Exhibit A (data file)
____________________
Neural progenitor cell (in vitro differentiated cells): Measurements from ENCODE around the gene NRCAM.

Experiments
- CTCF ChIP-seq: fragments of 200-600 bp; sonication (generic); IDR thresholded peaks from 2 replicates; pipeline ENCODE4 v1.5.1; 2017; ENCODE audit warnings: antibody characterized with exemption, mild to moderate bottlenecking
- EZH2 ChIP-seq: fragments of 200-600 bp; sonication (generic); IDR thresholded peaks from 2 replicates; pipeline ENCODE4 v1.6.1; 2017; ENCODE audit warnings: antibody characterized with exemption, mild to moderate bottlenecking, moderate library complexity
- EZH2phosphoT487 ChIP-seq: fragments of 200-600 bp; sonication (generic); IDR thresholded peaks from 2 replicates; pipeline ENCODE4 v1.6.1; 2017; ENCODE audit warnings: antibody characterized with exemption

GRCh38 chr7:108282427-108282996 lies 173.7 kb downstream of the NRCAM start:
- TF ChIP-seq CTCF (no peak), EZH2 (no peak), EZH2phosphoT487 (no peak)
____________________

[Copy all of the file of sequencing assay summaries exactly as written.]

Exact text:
Neural progenitor cell (in vitro differentiated cells): Measurements from ENCODE around the gene NRCAM.

Experiments
- CTCF ChIP-seq: fragments of 200-600 bp; sonication (generic); IDR thresholded peaks from 2 replicates; pipeline ENCODE4 v1.5.1; 2017; ENCODE audit warnings: antibody characterized with exemption, mild to moderate bottlenecking
- EZH2 ChIP-seq: fragments of 200-600 bp; sonication (generic); IDR thresholded peaks from 2 replicates; pipeline ENCODE4 v1.6.1; 2017; ENCODE audit warnings: antibody characterized with exemption, mild to moderate bottlenecking, moderate library complexity
- EZH2phosphoT487 ChIP-seq: fragments of 200-600 bp; sonication (generic); IDR thresholded peaks from 2 replicates; pipeline ENCODE4 v1.6.1; 2017; ENCODE audit warnings: antibody characterized with exemption

GRCh38 chr7:108282427-108282996 lies 173.7 kb downstream of the NRCAM start:
- TF ChIP-seq CTCF (no peak), EZH2 (no peak), EZH2phosphoT487 (no peak)